• Choking: Limit number of neighbors to which concurrent uploads <= a number (5), i.e. the best neighbors. Everyone else is choked

    • Prevents overloading of the upload bandwidth

    • Periodically (e.g., 10s) re-evaluate this set

    • Optimistic unchoke: Periodically (e.g., 30s) unchoke a random neighbor to keep the unchoked set fresh


  • Distributed hash tables: objects = files

    • Performance concerns

      • Load balancing

      • Fault tolerance

      • Efficiency of lookups and inserts

      • Locality

    • Napster, Gnutella, and FastTrack are all DHTs

  • Chord: Consistent hashing on nodes' addresses

    • SHA-1(ip_addr, port) -> 160-bit string, truncated to m bits -> peer id

  • Each node stores peer pointers

    • Successors

    • Finger tables

      • Used for routing queries quickly

  • Consistent hashing: With K keys and N peers, each peer stores O(K/N) keys

  • Storing files

    • Filenames are also mapped using the same consistent hash function

    • File is stored at first peer with id greater than or equal to its key (mod 2^m)

  • Searching files

    • Takes O(log(N)) time

Failures in Chord

  • Solution 1: Maintain multiple (2log(N)) successor entries

  • Solution 2: Replicate file/key at r successors and predecessors

  • Dealing with dynamic changes (P2P systems have a high rate of churn: peers joining, leaving, and failing)

    • Stabilization protocol is run by all nodes periodically (talk to neighbors to update finger table)

    • New peers may need to copy some files/keys from other nodes

    • A new peer affects O(log(N)) other finger entries in the system

      • Number of messages per peer join = O(log(N) * log(N))

    • Concurrent peer joins/leaves/failures

      • Chord peers periodically run a stabilization algorithm that checks and updates pointers and keys, which ensures non-loopiness

    • Hash can get non-uniform -> bad load balancing

      • Solution: Virtual nodes (treat each node as multiple virtual nodes behaving independently)


  • Just like Chord, assigns ids to nodes using a virtual ring

  • Leaf set: Each node knows its successors and predecessors

  • Routing table: Instead of "n+2^i" rule in Chord, use prefix matching -> log(N)

    • Consider a peer with id 01110100101. It maintains a neighbor peer with an id matching each of the following prefixes: {*, 0*, 01*, 011*, ..., 0111010010*}

      • For each prefix, among all the potential neighbors, the neighbor with the shortest RTT is selected

      • Early hops/shorter prefixes have many more candidates -> likely to be closer -> hops are short, yet overall stretch (compared to direct Internet paths) stays short

    • When it needs to route to a peer (e.g., 01110111001), it forwards to a neighbor with the largest matching prefix (011101*)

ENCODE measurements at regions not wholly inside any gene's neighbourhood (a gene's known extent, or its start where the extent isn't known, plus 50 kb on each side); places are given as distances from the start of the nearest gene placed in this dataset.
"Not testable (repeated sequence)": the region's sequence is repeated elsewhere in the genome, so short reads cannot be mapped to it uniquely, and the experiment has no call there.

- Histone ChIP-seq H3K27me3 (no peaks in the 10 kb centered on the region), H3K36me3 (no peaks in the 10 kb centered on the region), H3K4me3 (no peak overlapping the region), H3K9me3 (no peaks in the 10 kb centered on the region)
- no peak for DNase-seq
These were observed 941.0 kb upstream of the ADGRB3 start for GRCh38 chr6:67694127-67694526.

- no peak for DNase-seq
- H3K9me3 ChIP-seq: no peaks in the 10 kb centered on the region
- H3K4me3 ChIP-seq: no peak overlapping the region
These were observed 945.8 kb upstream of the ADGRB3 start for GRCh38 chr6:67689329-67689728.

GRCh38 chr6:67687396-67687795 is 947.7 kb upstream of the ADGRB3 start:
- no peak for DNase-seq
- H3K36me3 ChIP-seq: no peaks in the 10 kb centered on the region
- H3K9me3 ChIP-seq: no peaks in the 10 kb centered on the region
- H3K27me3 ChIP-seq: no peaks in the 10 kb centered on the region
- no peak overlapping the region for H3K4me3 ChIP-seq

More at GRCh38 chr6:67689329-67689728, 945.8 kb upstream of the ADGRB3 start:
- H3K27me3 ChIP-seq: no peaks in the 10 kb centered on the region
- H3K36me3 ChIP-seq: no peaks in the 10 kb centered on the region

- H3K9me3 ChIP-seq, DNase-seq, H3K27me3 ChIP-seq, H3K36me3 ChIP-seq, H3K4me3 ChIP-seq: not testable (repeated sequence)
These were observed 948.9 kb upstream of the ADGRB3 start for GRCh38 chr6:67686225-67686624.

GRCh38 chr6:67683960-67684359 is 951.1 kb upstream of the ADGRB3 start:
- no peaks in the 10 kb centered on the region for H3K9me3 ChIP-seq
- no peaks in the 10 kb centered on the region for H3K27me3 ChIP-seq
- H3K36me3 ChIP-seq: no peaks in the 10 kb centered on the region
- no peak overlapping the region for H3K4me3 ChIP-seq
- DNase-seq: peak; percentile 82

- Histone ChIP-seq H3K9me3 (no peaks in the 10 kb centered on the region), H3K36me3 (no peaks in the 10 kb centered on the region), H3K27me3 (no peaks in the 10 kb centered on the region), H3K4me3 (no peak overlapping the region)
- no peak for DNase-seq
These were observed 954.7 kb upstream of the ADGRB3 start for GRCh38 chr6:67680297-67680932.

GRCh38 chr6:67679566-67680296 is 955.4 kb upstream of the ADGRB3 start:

• Problems

    • O(log(N)) lookup hops may be high


  • Constant lookup cost to DHT

  • Instead of virtual rings, we use k (~= sqrt(N)) affinity groups

  • Each node is hashed (mod k) to a group

  • A peer is neighbors with all other nodes in its affinity group

  • Files are stored at whichever node uploaded them

    • Kelips decouples file replication/location from querying

    • Each filename hashed to a group

    • All nodes in the group replicate pointer information (i.e., <filename, location>)

  • Lookup

    • Find affinity group

    • Go to your contact for the file affinity group

      • If fails, try another neighbor to find a contact

    • Lookup = 1 hop (or a few under failures)

    • Memory cost: O(sqrt(N))

      • 1.93MB for 100K nodes, 10M files


  • Chord & Pastry & Kelips

    • Range of tradeoffs (memory vs. lookup cost vs. background bandwidth (in order to keep neighbors fresh))

      • Chord & Pastry use O(log(N)) for both memory & lookup

      • Kelips uses more memory (O(N^2)) & background bandwidth to provide O(1) lookup

    • All of them have provable properties

One of the questions I in the discussion thread

Hi, I have a question regarding question 8 in HW 3. My reasoning is as follows. Going down, we have 3 at level 3, 9 at level 4, 27 at level 5, making a total of 39. Going up, we have 1 at level 1, 2 at level 2, 6 at level 3, making a total of 9. Adding them up, it should be 48. I would appreciate it if someone can point out the mistake in my reasoning. Thanks in advance!

To provide more context, the question is:

A Gnutella topology looks like a balanced ternary tree with 4 levels of nodes, i.e., peers, as shown in the picture below. Thus, there is 1 root at Level 1, which has 3 children at Level 2, which each have 3 children at Level 3, which in turn each have 3 children at Level 4 – thus, there are a total of 40 nodes. If a child of the root (i.e., a Level 2 node in the tree) sends a Query message with TTL=3, then what are the number of nodes receiving the Query message, not including the originating node? Enter your answer as a numeric value in the text box below. (1 point)